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Teachers’ Performance Reviews – One Year On

3 Jan

I        Background and Context

The link between the performance management of headteachers and deputy headteachers in England and the salaries they receive has been in existence since 2000.   However, it was only in September 2013 that all teachers became the subjects of annual performance reviews linked to pay.  Performance reviews go by the name of appraisals in the business world. For the purpose of this article, I will stay with “performance reviews”.

Autumn 2014 saw the end of the first cycle.  During the term, governors formally reviewed how the system worked or didn’t.    The researchers are busily beavering away to assess the success of teachers’ performance linked with pay.  However, it would be apposite to make a few observations based on first-hand experiences and anecdotal evidence, and signal health warnings to improve the process for teachers, school managers and, most important, the children.

In the autumn of 2013, teachers were made aware of the fact that, for the first time, they would not receive increases if they simply performed satisfactorily – or, to use the Ofsted terminology – required improvement.   Previously, a salary increase was withheld only if a teacher was the subject of the capability procedure.

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Support for Performance Related Pay Grows with Teachers

25 Aug

September 2014 will be the end of the first full-year cycle in which teachers’ pay is tied to their performance.   The experiences of school teachers, headteachers and governors have been varied.  However, what is especially significant is that a survey by the National Foundation for Educational Research  (NFER) (see here) commissioned by the Sutton Trust revealed that there is a growing head of steam among teachers to support the link between performance appraisals salaries than when the policy was first introduced by the former secretary of state, Michael Gove.

Teacher appraisals were introduced by the Labour Government in 2000.   Performance reviews had a sharp edge for all staff on the upper pay spine and the leadership scale in that increases were predicated on good, if not outstanding, appraisals.   This was extended to all teachers in September 2013 to take effect a year later.  It replaces increases given to teachers who perform at least satisfactorily – based on their lengths of service.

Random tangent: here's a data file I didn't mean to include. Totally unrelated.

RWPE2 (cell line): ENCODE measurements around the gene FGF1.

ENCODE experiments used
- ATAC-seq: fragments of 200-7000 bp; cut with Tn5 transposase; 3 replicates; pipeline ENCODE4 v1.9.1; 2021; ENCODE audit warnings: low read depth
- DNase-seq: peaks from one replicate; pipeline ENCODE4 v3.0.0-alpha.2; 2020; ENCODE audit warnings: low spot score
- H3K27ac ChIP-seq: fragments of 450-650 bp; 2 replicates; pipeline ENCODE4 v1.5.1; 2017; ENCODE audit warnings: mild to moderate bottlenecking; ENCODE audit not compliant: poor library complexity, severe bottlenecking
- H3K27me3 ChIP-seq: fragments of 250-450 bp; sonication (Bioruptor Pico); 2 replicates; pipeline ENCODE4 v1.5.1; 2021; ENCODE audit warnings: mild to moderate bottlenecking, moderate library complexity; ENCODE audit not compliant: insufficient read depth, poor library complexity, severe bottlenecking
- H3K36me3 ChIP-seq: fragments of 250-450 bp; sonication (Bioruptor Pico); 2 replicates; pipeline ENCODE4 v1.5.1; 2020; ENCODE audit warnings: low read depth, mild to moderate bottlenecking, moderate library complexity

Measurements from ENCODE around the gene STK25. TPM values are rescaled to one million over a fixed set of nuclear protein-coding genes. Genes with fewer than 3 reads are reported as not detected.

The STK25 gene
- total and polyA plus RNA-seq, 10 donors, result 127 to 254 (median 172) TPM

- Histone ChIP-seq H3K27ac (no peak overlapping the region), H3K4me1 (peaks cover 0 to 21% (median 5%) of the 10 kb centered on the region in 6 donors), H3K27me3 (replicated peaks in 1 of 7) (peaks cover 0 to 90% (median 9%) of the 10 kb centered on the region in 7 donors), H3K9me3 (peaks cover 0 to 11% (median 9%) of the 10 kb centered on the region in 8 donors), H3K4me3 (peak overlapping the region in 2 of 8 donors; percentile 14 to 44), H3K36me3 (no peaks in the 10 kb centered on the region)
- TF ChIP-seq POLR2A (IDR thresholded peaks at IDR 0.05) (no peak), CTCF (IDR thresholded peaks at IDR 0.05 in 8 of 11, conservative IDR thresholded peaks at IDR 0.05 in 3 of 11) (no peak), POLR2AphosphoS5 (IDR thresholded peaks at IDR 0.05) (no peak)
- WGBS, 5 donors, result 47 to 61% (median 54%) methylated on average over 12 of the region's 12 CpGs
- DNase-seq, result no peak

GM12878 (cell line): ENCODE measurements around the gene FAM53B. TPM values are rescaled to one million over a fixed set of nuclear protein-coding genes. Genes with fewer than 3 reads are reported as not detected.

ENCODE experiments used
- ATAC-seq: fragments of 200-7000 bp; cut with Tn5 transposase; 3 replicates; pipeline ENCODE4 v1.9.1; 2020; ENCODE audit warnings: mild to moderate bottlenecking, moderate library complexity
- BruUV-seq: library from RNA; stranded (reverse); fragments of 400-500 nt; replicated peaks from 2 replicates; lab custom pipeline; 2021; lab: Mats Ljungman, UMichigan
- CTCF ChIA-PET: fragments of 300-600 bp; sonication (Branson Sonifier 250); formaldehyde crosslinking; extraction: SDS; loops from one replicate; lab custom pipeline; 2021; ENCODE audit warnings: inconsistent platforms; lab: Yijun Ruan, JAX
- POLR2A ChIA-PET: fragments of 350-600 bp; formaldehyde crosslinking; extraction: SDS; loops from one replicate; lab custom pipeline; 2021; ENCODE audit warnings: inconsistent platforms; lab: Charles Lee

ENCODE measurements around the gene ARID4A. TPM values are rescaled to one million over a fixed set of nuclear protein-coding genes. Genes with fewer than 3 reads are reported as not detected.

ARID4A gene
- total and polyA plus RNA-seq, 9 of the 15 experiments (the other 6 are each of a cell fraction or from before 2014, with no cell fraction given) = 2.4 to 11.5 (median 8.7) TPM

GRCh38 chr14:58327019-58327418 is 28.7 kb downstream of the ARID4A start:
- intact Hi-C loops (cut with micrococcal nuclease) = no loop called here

Altogether, 1,163 teachers were surveyed by the NFER.  Of them, 55% primary and 52% secondary teachers favoured the criteria of good pupil progress and achievements being deployed to determine salary increases.

When asked which criteria should be used to decide on pay progression, the three most popular were the following.

(i)            Assessment by more senior staff – such as line managers. This was supported by 60% of teachers and was more popular among secondary staff.

(ii)           Assessment by the headteachers. This was supported by 54% of teachers and was more popular among primary staff.

(iii)          Consideration of the progress and results of pupils currently taught. This was backed by 53% of teachers.   Continue reading

The Benefits and Pitfalls of Performance Management Pay

24 Apr

On the 27 March 2014, the National Union of Teachers (NUT) called on its members to take strike action against the government’s measures to increase pension contributions, raise the retirement age and institute performance pay.  (Performance management has been running for the last 14 years.) The response of the public was muted, to say the least.   Parents of pupils sent home because of absent teachers, like Queen Victoria, were not amused about having to take time off work to care of their wards.   Over the Easter holidays, 2014, the NUT and NASUWT have been sounding the war drums again and aim to strike again in June.

However, performance pay seems to be here to stay, albeit it has yet to be embedded.   According to right-leaning Policy Exchange, a think tank, performance-related pay would drive up standards.  Notwithstanding, it had a caveat stating that this would have little impact unless schools grasped the nettle of making “difficult decisions” and not give salary increments to those teachers that were deemed “satisfactory” in old English and required improvement in Ofsted’s new terminology.   Continue reading